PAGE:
The internet changed everything, again

Those who don't learn from history are destined to repeat it.

I watched the movie Downloaded this morning which chronicles the rise and fall of Napster and couldn't help but notice how similar the issues highlighted in the film are to the debates I find myself having lately. We can all agree the internet has ushered in an unprecedented era of change, innovation and inevitable disruption. But often times I find the discussion centering around the pros and cons of one social platform vs. another. I would argue it isn't about technology, it's about people and our collective desire to connect with each other. It's also about one generation not understanding the shared ideology of another, how we use these platforms to share ideas, collaborate and archive our experiences. This is most evident when I find myself having philosophical discussions about the way platforms will evolve and shape society and by extension business as we know it.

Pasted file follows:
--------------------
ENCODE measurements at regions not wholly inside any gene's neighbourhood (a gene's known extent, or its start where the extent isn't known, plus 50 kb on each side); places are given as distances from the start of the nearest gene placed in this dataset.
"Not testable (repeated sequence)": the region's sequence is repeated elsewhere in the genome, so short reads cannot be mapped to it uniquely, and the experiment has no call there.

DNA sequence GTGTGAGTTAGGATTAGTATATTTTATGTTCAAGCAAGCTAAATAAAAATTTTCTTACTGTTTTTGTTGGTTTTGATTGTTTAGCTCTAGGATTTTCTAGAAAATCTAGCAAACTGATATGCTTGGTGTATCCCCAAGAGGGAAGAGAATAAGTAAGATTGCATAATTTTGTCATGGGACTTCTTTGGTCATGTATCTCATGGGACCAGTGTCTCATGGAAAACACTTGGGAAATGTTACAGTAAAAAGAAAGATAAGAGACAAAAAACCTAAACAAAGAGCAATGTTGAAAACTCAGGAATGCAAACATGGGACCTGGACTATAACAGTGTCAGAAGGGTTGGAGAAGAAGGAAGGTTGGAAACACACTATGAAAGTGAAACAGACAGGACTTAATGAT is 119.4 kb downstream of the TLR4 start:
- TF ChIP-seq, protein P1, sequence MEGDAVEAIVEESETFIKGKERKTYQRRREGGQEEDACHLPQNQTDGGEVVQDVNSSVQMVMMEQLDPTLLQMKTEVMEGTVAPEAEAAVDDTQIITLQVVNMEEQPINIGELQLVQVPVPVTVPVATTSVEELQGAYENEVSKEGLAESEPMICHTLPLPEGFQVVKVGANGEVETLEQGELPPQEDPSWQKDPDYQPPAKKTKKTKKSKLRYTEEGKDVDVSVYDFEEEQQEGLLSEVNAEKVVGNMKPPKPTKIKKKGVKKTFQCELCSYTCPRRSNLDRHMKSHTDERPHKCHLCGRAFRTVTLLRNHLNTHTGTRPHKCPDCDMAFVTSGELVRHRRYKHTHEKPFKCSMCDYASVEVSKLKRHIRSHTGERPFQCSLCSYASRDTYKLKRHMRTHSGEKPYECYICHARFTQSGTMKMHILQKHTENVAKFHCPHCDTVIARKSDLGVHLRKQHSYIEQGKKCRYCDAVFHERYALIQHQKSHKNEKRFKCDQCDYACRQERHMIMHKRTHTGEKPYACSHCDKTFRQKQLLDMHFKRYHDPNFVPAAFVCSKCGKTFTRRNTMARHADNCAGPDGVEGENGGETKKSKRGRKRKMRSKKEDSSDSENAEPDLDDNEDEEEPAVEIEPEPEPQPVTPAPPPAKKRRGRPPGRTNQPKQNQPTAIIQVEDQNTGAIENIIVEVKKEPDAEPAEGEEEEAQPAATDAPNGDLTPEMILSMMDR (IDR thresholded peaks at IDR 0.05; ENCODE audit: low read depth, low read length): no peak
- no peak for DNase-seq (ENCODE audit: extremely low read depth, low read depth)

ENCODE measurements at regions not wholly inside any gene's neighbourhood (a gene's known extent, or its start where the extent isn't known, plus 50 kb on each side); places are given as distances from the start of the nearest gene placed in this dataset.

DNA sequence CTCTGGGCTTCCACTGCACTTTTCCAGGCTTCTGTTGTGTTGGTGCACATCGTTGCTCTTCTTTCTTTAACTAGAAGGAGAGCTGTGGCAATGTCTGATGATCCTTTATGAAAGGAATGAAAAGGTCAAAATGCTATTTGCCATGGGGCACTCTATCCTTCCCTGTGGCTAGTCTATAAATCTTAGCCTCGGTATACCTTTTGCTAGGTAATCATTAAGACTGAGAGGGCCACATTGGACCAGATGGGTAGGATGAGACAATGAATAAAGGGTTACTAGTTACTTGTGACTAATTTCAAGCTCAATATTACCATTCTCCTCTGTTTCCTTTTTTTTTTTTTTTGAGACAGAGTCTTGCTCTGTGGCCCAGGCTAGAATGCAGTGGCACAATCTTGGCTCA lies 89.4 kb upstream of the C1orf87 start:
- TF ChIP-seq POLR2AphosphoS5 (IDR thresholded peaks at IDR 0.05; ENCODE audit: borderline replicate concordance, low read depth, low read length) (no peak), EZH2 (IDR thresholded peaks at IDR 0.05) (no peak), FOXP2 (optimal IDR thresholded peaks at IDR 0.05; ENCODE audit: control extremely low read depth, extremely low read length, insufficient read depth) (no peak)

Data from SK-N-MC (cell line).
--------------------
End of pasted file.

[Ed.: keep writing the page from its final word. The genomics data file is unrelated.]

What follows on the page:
To be clear I don't think any one generation is right and as a result the other is wrong, I just think the shared experiences that defined one generation shape their collective values.  Malcolm Gladwell actually talked about this very issue in a keynote speech he gave at SapientNitro iEX 2012.

The bottom line is the web is fundamentally being restructured around people. And the industries and institutions that refuse to adapt to this new way of doing things will be left behind. 

Suddenly you could share emotion over the internet, something so important to you could be traded freely. — Shawn Fanning

That was what was so profoundly different about the internet, it was one network. So suddenly you could be connected to everyone. — Sean Parker

I'd highly recommend the film which is available for rent on iTunes.